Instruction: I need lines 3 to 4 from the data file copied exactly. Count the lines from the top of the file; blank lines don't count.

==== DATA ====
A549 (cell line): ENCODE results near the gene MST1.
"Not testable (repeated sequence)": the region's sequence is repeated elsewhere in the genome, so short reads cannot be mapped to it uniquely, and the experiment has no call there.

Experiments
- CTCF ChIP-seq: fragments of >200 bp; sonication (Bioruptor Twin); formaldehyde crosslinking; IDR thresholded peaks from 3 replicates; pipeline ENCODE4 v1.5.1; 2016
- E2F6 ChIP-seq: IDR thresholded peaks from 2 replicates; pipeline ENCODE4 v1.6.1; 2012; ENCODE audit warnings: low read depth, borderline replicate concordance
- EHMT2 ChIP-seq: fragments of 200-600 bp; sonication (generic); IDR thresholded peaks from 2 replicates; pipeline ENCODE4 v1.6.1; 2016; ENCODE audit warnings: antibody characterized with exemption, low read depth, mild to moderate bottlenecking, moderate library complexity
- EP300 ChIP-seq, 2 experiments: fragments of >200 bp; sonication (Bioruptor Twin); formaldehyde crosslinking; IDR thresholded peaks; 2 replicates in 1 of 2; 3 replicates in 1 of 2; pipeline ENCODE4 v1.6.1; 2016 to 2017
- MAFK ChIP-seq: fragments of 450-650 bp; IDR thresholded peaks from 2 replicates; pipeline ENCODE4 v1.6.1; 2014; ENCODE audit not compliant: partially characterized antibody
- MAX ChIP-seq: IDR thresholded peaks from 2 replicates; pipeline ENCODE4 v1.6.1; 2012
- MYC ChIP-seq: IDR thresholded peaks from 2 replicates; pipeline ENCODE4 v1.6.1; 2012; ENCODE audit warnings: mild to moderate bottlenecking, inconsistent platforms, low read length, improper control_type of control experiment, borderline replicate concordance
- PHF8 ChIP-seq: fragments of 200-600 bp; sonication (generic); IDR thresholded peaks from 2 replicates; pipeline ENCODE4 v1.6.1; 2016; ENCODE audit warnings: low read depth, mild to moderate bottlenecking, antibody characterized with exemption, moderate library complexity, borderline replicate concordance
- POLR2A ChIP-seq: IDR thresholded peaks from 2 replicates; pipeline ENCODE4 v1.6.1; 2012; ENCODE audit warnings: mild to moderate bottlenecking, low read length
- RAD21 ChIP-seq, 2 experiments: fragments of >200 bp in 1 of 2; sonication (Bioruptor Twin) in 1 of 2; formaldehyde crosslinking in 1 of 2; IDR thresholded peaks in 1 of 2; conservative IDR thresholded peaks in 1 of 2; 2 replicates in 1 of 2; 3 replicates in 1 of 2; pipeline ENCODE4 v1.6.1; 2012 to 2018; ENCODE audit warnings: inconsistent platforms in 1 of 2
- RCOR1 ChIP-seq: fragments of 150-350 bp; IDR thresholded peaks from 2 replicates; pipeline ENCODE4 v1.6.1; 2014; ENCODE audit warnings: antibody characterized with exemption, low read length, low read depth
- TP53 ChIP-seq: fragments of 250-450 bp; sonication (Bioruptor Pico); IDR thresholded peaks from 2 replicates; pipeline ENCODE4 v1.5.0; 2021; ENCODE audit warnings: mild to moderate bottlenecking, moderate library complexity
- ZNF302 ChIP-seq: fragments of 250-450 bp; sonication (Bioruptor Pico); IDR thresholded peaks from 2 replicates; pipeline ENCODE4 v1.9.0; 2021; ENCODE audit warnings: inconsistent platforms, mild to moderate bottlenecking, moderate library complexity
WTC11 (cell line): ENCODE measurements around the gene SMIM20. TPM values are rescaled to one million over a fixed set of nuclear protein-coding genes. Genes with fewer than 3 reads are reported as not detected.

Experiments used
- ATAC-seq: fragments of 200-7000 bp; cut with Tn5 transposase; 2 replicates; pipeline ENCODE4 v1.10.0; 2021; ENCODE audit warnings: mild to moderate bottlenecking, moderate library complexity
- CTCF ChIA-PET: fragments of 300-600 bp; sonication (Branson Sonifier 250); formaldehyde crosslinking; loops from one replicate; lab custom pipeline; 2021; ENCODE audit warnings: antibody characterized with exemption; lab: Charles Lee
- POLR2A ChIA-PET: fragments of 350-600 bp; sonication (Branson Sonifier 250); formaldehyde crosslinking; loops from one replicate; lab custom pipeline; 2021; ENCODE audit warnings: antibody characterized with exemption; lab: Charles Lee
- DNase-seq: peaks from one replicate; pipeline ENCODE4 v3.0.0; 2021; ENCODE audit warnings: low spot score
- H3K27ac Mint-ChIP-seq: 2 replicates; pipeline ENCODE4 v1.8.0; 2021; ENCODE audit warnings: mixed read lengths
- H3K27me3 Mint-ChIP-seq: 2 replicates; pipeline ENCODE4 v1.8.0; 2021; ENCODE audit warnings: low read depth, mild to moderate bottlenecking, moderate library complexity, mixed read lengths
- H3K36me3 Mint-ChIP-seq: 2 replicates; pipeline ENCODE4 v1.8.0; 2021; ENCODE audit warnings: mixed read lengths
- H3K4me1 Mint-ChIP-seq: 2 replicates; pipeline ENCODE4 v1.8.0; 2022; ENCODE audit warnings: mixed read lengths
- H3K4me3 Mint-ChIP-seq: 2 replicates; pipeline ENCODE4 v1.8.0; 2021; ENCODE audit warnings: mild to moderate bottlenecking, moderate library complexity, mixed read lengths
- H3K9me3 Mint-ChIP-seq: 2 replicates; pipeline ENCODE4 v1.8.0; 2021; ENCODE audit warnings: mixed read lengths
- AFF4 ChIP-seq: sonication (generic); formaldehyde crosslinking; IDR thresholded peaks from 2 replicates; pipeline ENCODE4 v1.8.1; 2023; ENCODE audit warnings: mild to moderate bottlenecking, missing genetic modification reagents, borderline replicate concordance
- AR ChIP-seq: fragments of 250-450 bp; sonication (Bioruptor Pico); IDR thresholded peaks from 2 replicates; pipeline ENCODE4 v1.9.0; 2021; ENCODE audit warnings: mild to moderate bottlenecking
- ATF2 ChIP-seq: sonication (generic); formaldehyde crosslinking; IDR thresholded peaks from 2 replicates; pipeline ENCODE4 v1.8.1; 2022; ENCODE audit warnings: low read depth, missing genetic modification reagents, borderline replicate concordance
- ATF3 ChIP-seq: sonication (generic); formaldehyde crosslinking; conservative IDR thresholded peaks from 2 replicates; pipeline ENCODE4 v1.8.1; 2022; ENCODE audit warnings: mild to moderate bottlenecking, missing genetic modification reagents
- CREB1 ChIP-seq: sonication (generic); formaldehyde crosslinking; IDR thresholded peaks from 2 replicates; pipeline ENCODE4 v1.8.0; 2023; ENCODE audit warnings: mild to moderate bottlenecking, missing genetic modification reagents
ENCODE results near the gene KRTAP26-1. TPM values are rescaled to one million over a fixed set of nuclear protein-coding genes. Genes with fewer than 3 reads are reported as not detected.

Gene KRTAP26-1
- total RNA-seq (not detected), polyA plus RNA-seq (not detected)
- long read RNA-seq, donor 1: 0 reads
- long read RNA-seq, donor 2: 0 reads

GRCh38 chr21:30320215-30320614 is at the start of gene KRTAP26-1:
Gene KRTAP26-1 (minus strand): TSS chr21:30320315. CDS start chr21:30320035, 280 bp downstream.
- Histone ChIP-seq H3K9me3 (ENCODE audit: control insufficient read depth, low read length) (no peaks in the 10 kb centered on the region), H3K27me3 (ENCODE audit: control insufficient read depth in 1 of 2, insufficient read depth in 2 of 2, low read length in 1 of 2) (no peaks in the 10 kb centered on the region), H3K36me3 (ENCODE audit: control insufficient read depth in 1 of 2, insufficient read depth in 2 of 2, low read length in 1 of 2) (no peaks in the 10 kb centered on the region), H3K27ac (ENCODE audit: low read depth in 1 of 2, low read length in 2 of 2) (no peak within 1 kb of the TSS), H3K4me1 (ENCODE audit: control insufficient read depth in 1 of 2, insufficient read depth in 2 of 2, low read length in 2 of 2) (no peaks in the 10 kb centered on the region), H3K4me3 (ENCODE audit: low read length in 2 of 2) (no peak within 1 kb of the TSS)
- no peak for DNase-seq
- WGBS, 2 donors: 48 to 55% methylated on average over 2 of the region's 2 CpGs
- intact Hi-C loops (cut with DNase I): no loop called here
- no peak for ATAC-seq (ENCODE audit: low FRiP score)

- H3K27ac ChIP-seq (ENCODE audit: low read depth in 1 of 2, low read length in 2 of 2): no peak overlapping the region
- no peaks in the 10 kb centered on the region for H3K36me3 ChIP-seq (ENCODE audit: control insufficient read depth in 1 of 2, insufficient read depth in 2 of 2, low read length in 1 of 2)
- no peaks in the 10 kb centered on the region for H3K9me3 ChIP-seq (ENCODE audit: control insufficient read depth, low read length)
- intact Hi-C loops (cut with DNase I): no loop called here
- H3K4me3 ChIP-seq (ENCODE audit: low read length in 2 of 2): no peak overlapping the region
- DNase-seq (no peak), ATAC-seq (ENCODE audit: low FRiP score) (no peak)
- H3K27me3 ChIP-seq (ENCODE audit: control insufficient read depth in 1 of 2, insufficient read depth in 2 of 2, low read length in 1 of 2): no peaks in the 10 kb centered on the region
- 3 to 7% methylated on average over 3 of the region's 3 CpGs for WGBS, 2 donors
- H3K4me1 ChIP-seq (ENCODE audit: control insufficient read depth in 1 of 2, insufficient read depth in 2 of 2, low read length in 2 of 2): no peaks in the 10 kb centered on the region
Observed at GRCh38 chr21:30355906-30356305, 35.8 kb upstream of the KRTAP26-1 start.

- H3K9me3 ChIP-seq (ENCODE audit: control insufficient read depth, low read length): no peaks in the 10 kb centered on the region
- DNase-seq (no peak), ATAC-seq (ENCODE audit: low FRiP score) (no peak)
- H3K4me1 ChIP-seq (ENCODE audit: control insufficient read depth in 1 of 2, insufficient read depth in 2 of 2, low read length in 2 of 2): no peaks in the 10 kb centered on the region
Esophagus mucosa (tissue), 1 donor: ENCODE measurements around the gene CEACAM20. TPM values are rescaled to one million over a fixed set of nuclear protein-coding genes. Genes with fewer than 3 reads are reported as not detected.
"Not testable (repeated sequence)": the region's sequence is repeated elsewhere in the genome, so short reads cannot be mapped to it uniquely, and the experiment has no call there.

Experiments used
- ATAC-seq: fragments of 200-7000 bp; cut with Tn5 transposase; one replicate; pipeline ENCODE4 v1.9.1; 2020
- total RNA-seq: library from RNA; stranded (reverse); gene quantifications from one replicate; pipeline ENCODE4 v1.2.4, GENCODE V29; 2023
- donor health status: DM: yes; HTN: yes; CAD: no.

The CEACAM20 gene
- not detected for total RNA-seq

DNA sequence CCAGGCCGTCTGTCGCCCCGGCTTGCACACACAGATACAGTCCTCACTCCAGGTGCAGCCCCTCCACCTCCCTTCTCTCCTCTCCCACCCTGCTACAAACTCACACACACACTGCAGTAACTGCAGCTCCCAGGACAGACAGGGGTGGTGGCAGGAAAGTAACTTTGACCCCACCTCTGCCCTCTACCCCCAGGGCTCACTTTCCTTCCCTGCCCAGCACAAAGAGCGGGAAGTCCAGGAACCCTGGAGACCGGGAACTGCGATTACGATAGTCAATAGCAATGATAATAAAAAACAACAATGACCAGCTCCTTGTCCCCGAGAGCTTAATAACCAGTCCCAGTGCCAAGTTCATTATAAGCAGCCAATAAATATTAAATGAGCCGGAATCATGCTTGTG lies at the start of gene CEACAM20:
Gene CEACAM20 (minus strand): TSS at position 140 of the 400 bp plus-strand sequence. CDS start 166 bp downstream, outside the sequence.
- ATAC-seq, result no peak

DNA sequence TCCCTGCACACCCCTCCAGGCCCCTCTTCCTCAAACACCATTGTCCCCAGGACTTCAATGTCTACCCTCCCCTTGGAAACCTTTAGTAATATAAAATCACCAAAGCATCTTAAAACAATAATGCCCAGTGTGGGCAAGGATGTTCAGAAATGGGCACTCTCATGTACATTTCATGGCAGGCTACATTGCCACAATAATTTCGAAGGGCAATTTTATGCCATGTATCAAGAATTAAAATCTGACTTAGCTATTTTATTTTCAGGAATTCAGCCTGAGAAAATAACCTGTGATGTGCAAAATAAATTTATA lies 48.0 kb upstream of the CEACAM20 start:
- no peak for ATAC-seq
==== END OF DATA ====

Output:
Experiments
- CTCF ChIP-seq: fragments of >200 bp; sonication (Bioruptor Twin); formaldehyde crosslinking; IDR thresholded peaks from 3 replicates; pipeline ENCODE4 v1.5.1; 2016